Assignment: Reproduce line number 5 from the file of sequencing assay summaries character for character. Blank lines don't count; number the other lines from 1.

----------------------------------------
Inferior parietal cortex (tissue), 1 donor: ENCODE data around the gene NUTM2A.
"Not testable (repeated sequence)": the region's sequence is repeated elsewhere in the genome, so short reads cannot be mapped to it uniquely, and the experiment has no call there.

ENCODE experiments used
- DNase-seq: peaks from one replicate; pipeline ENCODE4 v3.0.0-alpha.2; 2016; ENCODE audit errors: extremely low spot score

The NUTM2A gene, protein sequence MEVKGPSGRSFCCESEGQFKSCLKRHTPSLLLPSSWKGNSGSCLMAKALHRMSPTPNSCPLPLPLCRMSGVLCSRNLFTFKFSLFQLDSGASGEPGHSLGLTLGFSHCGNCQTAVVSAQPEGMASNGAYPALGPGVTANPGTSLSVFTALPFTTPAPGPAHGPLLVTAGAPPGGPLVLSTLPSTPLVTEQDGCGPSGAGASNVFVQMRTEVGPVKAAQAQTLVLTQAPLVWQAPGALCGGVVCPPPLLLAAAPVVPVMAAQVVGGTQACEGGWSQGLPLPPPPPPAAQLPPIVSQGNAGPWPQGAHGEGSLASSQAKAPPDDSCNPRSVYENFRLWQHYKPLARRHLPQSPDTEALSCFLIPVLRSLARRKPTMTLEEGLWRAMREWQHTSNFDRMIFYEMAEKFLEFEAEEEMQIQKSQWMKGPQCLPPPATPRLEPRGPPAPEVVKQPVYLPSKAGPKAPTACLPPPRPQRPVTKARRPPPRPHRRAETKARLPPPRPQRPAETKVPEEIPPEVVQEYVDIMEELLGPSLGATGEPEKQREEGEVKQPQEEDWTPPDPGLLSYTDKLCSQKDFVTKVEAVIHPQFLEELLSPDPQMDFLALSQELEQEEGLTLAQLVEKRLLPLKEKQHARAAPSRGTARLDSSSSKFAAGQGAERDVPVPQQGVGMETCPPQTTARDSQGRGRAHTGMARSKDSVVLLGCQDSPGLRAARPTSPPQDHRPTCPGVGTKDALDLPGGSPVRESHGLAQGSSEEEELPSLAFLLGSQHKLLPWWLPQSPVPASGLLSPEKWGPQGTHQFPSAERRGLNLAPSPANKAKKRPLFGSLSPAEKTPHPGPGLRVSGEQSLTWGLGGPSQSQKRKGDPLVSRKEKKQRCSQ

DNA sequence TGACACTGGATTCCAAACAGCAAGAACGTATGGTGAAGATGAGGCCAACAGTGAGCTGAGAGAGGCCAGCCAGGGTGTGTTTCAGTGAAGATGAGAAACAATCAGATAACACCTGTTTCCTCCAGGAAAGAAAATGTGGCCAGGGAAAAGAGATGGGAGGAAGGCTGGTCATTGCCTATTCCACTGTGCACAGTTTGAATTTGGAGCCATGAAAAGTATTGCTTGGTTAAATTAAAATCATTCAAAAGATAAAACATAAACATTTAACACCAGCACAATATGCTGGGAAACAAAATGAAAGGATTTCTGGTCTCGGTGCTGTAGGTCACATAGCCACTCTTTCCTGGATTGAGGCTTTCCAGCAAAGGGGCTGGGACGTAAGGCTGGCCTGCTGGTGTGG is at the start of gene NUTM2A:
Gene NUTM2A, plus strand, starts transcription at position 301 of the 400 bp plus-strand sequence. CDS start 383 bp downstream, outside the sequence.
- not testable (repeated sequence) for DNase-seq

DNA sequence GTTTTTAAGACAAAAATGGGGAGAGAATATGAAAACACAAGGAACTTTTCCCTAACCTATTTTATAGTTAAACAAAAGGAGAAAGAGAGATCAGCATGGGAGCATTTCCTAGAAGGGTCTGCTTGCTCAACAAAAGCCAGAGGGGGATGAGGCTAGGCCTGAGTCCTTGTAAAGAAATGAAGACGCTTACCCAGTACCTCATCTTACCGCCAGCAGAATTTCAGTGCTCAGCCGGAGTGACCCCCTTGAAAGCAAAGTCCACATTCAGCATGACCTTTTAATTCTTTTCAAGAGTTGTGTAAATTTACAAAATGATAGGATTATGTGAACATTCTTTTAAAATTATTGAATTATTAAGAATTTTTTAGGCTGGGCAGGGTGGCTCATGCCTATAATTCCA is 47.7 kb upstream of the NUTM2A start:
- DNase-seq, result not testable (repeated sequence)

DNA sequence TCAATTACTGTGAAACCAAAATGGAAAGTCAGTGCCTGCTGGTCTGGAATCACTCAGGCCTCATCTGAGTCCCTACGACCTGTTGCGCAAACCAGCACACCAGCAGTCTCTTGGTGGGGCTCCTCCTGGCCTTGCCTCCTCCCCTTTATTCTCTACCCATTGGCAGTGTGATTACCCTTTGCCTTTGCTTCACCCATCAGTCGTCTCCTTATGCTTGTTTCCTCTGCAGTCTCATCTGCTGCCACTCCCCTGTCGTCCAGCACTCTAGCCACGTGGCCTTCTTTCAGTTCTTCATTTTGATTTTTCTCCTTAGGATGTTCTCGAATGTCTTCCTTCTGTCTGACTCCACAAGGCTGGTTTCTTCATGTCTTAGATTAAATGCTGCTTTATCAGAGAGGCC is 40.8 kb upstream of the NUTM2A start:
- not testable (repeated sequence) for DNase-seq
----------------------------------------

The NUTM2A gene, protein sequence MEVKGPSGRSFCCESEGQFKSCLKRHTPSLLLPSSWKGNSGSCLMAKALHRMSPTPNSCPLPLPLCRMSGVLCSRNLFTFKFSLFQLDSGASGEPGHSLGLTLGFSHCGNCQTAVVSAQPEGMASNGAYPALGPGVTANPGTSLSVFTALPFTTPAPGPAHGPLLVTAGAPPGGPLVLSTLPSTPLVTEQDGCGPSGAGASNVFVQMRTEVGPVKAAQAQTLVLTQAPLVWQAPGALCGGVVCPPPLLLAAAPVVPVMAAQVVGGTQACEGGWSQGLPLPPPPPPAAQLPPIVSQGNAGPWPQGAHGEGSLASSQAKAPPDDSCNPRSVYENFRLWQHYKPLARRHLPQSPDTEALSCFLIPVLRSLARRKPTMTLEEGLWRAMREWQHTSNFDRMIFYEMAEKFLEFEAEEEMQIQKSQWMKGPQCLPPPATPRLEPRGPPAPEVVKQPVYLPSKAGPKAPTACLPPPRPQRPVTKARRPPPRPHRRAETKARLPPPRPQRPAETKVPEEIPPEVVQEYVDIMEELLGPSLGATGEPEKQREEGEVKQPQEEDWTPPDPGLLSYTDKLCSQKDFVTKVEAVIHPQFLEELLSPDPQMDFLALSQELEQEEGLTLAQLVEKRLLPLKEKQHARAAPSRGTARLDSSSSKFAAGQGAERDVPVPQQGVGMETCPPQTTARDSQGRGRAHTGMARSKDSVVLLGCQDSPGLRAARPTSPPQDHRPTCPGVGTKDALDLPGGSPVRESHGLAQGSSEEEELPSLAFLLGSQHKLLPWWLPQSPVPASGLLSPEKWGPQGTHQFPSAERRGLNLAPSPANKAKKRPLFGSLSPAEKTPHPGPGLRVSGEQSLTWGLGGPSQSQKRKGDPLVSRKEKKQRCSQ